All these were the anarchists against his state integration, but the war forced them to the collaboration with the republic. Four anarchic-syndicalist the government's part was a minister. A row got to an armed clash in 1937 in Barcelona the anarchists (and POUM) and between the republic's soldiery.
Stalin promoted the Spanish left-wing parties' fight since the eruption of the civil war, they Bolshevik was heading all the much under influence to pull over. Not to frighten off the possible allies in the not stood interest of Soviet Union (relatively little sent help because of this), neither to provide a chance to the ideological competition, the revolution bound his help to his driving in practically so. Volunteers arrived in my big mouth from more European countries onto the support of the left-wing strengths, like this from Hungary.
The Spanish civil war was from an army story viewpoint the preparing a world war, where the later super powers tried their crusier tanks. The Italian introduced itself here first CV33-as, the Russian T-26-os, and Panzerkampfwagen dreaded a lot in the later ones the first piece of a series, Panzer I-es. They tried the destructive strength of the area bombing first likewise in Basque Guernica city in 1937. The war ended finally the fallangists with his victory, which one Francisco Franco a general's dictatorial rule system lasting until 1975 delegated.
3„General Giulio Douhet (30 May 1869 - 15 February 1930) was an Italian general and air power theorist. He was a key proponent of strategic bombing in aerial warfare. Douhet argued that air power was revolutionary because it operated in the third dimension. Aircraft could fly over surface forces, relegating them to secondary importance. The vastness of the sky made defence almost impossible, so the essence of air power was the offensive. The only defence was a good offense. The air force that could achieve command of the air by bombing the enemy air arm into extinction would doom its enemy to perpetual bombardment. Command of the air meant victory.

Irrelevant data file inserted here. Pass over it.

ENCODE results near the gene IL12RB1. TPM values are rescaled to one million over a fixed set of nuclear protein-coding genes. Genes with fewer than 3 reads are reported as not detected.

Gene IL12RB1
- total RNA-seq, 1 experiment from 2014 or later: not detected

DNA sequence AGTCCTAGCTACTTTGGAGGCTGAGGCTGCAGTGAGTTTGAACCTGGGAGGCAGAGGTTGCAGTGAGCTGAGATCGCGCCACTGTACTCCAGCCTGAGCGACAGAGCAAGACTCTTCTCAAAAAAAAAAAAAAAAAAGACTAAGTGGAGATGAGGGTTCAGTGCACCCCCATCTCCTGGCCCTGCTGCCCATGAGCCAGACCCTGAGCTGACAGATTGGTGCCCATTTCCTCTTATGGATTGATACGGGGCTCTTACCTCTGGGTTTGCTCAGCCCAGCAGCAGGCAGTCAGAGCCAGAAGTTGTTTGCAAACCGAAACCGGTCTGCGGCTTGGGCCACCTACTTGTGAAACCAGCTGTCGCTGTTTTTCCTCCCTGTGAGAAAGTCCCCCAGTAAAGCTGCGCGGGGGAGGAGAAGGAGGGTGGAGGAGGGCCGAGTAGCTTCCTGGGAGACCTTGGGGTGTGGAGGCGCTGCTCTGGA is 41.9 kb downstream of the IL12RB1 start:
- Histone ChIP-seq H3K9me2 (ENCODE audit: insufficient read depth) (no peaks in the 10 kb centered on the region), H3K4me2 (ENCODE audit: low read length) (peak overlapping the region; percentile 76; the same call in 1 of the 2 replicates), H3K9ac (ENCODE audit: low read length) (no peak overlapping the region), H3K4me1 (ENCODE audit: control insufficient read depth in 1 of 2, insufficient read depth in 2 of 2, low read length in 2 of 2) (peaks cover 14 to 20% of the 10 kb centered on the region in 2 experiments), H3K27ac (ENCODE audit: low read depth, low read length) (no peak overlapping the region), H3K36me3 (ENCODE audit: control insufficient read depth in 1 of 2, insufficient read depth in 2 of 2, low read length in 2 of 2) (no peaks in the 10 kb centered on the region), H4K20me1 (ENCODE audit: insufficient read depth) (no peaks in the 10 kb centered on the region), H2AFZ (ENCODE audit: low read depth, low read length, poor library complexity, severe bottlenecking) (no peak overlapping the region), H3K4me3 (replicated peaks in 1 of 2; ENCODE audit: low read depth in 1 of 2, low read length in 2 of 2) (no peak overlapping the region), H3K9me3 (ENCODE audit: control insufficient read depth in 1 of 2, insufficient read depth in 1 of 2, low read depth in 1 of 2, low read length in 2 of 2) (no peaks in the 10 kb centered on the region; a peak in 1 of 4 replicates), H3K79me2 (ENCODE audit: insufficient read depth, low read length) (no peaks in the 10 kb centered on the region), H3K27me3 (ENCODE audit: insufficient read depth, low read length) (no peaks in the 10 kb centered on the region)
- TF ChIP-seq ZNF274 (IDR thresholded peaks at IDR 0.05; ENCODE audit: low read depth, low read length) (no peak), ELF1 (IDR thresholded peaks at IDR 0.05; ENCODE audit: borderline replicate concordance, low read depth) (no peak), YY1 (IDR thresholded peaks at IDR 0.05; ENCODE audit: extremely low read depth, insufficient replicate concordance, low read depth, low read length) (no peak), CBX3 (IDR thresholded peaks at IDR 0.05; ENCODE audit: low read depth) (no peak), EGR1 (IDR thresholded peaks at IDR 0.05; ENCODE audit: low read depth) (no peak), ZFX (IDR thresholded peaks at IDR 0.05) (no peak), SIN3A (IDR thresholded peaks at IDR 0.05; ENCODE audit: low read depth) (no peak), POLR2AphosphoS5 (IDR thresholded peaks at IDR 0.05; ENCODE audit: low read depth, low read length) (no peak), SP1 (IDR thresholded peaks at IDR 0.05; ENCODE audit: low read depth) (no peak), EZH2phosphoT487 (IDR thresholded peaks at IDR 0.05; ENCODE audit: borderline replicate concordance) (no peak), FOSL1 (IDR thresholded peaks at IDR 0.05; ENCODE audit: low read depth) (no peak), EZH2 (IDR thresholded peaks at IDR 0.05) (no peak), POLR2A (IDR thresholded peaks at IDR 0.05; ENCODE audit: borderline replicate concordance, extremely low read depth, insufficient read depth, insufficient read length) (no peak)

Douhet believed in the morale effects of bombing. Air power could break a people's will by destroying a country's "vital centres". Armies became superfluous because aircraft could overfly them and attack these centres of the government, military and industry with impunity, a principle later called "The bomber will always get through". Targeting was central to this strategy and he believed that air commanders would prove themselves by their choice of targets. These would vary from situation to situation, but Douhet identified the five basic target types as: industry, transport infrastructure, communications, government and "the will of the people". (Source:
4Battlefield air interdiction involves air attacks that tend to affect ground combat in hours or days, as opposed to close air support (CAS), which has an immediate benefit for friendly forces in direct contact with the enemy.
It is differentiated from CAS in the degree of coordination and control necessary to prevent "friendly fire" casualties, and the extent to which the air, rather than ground, forces target and schedule it. "The dividing line is not the fire support coordination line (FSCL)" on the combat map, but in the focus of the attacks.  (Alberts, Donald J. (March-April 1980), "Tactical Air Power within NATO: a growing convergence of views", Air University Review)
5 „Dr.-Ing. Wolfram Freiherr von Richthofen (10 October 1895 in Gut Barzdorf, Silesia – 12 July 1945 in Bad Ischl) was a German Generalfeldmarschall (General Field Marshal) of the Luftwaffe (German Air Force) during the Second World War. Born in 1895 to Prussian nobles, Wolfram grew up in wealthy surroundings. Richthofen achieved his greatest success on the Eastern Front. In particular, he achieved notable success in the Crimean Campaigns during 1942. Despite offering vital tactical and operational support to Army Group South, after the defeat at the Battle of Stalingrad he was moved to the Mediterranean Theatre of Operations, where he commanded Luftwaffe forces in the Italian Campaign. He remained in active service until late 1944, when he was retired on medical grounds. Soon after the capitulation of Germany in May 1945, he was taken prisoner by the United States Army, but died in captivity of a brain tumour on 12 July that same year.” (Source: